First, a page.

Line dancers now can dance freely at Gumei Population Cultural Park in Minhang District without worrying that the noise of their music will disturb nearby residents thanks to a new volume control device.
It's a daily activity for many elderly people to immerse themselves in joyful music and dance freely in parks in China, accompanied by the ups and downs of melodies blaring from loudspeakers.
It is no exception in Gumei. However, the noise in the park has been a thorny issue in such a densely populated area and several surrounding elderly residential areas.
The music for line dancing in the park has come from loudspeakers played outside. The sound was very loud and often disturbed residents in surrounding areas, greatly affecting the elderly.
According to Niu Guangcheng, a member of the voluntary noise control team in Gumei Subdistrict, the dance music noise had caused conflict between the dancers and other residents.
"People often came to the park to complain and quarrel with dancers, and there was even physical conflict," Niu said. "But now the situation has changed, thanks to an intelligent sound system installed several weeks ago to reduce the noise."
Lu Aiping, a community worker in the subdistrict, said the disturbance caused by line dancing to residents was mainly concentrated in five locations, including Gumei Population Culture Park. In order to effectively solve this problem, the subdistrict introduced the intelligent sound system to the park on July 27.
The device is installed on a pillar inside the park's arbor and includes a control box and a directional audio amplifier.
A Shanghai Daily reporter who visited the park on Tuesday found that the sound in the directional area was clear, but it faded quickly on the sides and back.
At 70 meters to the side of the system or 50 meters from the back, a "buzzing" sound like a mosquito could be heard, but it was so subtle that it could be ignored if you did not listen very carefully.
According to Zhou Feng, associate marketing director of Suzhou-based Audfly Technology, the intelligent system's manufacturer, it adopts directional sound technology to control the front projection range within a 30-degree angle, and the volume on both sides decreases rapidly with expansion of the angle. This method effectively prevents additional noise pollution from spreading to the surrounding environment.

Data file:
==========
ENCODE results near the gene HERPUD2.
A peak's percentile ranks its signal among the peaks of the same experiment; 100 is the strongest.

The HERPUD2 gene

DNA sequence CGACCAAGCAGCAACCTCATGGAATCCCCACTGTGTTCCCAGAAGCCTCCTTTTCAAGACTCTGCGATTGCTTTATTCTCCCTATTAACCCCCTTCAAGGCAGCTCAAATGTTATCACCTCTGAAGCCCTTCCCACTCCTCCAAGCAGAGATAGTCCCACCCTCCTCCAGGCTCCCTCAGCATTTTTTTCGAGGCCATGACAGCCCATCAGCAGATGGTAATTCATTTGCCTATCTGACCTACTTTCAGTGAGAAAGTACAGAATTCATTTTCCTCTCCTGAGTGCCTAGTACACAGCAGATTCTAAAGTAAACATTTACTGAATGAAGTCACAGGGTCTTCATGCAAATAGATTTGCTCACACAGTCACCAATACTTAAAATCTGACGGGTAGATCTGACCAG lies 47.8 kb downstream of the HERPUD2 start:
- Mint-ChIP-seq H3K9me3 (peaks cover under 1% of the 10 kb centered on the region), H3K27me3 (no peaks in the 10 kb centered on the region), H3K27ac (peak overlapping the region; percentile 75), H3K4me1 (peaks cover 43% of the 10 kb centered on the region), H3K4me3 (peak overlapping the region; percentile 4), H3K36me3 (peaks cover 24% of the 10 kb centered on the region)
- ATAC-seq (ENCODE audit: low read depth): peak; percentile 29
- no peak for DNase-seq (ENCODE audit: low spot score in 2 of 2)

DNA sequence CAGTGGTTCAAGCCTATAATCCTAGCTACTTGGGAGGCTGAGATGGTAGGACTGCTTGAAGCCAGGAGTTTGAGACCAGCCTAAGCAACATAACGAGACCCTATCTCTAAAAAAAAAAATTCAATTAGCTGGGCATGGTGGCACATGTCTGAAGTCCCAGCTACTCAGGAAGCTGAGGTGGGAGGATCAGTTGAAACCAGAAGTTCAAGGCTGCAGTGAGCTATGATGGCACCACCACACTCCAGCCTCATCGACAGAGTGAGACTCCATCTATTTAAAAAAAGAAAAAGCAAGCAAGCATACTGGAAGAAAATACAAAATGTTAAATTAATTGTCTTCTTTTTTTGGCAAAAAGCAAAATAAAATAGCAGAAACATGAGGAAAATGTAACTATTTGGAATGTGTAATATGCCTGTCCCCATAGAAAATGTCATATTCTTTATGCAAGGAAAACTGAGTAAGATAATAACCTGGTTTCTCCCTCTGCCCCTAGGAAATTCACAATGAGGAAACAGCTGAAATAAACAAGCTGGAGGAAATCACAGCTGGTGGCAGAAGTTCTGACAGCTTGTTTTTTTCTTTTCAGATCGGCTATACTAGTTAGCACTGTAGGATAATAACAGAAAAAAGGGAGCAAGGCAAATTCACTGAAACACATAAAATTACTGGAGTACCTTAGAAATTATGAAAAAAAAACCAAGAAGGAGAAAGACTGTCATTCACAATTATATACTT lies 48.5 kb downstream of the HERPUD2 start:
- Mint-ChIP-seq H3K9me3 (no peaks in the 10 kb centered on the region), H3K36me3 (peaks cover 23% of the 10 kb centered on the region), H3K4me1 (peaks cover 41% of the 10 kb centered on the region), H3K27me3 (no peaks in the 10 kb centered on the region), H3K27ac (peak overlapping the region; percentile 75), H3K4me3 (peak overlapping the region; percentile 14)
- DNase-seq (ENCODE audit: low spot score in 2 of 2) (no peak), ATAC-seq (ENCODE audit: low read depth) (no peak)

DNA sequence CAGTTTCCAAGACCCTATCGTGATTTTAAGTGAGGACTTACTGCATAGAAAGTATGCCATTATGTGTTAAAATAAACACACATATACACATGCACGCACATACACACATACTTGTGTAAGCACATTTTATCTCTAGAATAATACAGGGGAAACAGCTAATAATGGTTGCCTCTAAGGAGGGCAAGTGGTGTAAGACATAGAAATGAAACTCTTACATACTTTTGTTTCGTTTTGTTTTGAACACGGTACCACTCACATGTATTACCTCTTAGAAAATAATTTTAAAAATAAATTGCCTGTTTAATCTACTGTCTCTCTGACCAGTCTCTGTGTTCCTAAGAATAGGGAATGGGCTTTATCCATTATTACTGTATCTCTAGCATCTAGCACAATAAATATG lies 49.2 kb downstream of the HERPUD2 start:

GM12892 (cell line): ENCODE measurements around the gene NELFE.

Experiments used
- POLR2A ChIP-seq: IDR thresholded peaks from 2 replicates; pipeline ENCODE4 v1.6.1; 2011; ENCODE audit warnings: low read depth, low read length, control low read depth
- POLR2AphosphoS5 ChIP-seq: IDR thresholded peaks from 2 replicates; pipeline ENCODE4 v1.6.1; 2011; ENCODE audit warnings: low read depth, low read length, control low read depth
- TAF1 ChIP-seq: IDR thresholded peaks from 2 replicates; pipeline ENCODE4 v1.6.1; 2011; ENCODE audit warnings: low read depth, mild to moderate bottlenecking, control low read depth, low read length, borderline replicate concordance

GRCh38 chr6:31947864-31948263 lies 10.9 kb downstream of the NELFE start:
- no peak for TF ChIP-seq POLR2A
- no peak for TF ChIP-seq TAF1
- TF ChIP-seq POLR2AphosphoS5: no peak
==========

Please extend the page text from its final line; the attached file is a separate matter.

Zhou also claimed the system has been used in some primary schools in Shanghai to avoid noise pollution from school playgrounds.
The new sound control system has led to fewer complaints and more participation in dancing.
"In the past, if the noise was too loud, noise-control volunteers would come up to dissuade the dancers. Since the 'new equipment' was installed in the park, the elderly feel more at ease and dance more actively," Lu said.
Gu said she has been dancing there for 22 years.
"I come every morning and dance for about an hour. It's very important to keep me healthy and happy," she added.
Gu also said she supported the introduction of the new sound-control system.
"The music from traditional loudspeakers was loud and resounding and if I was resting at home, I would sometimes feel annoyed by it too," she said. "The music from the intelligent system is less resounding, which makes me feel less excited when dancing. However, it doesn't make so much noise as before."
Jiang Shenghua, 69, said that the original speaker was private and she was charged 30 yuan for rental every time she danced. Now the intelligent system is backed by the government, so she can dance for free.
"Almost nobody has come here to argue about the noise since the system was introduced, so I am dancing more comfortably these days," Jiang added.
The subdistrict authority said the system will be promoted in other parks or public areas in Gumei in the future in a bid to solve the problem of line dancing noise.